In other words, they will jump up on you to ‘force you’ to do what they want instead of jumping up on you for kisses and affection.
Sometimes, this kind of jumping will push you back, feel generally ‘unfriendly,’ or can even include a growl if you move into them or try to push them back.
If your dog acts aggressively or growls at you, it is always best to seek professional help—as this could be a sign of deep-set behavioral problems. It could also be an indicator of a dysfunctional relationship between you and your dog.
In any case, this type of jumping is important to identify and fix.
Dogs Jump When They Are Afraid or to Alert You
This is a less common type of jumping behavior, but it is one that is very important to try to pay attention to. Dogs sometimes jump when they are stressed out or afraid, as a way to either ask you for help or to express their discomfort.
This kind of jumping usually happens at weird times, when your dog usually wouldn’t jump. It can happen for a number of reasons. Your dog might be in pain, scared, afraid of a different dog, responding to a change in weather, asking for help, or letting you know that they need to go to the bathroom.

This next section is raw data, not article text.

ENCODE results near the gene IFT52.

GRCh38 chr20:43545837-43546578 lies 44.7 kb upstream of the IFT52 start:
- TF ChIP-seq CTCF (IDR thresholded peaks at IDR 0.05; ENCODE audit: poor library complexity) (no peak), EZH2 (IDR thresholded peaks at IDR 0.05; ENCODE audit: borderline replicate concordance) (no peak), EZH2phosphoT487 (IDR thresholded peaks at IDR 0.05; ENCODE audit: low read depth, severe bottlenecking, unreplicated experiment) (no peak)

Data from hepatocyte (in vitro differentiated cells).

If you suspect that your dog may be jumping up on you out of fear, or because they are trying to alert you to something, it is important that you take a step back and try to figure out what they are saying.
There is likely something stressing them out, and the sooner you figure out what it is, the sooner you can help to sort it out so that things can go back to normal.
Dogs Jump When They Are Lacking Social Skills
Sometimes, dogs simply do not understand that jumping is a bad behavior. This can happen if your dog is under-socialized, stressed, doesn’t get out much, has not been trained properly, or receives mixed messages about what should or shouldn’t be done.
This is an example of how knowledge on the part of the trainer can make all the difference in the world. If the owner of the dog does not employ the proper teaching techniques, or if a dog is not allowed to socialize as much as they should, then this kind of problem is almost guaranteed to happen.
And in such cases, it is not fair to get mad at your dog. With the proper care and training, jumping due to a lack of social skills can be quickly remedied.
What Can You Do to Stop Dogs From Jumping on You?
Thankfully, this is not a new problem. And if you have been asking yourself “why does my dog jump on me?” you will be happy to learn that there are actually a number of different things that you can do to help sort it out.
Here are some tips to help.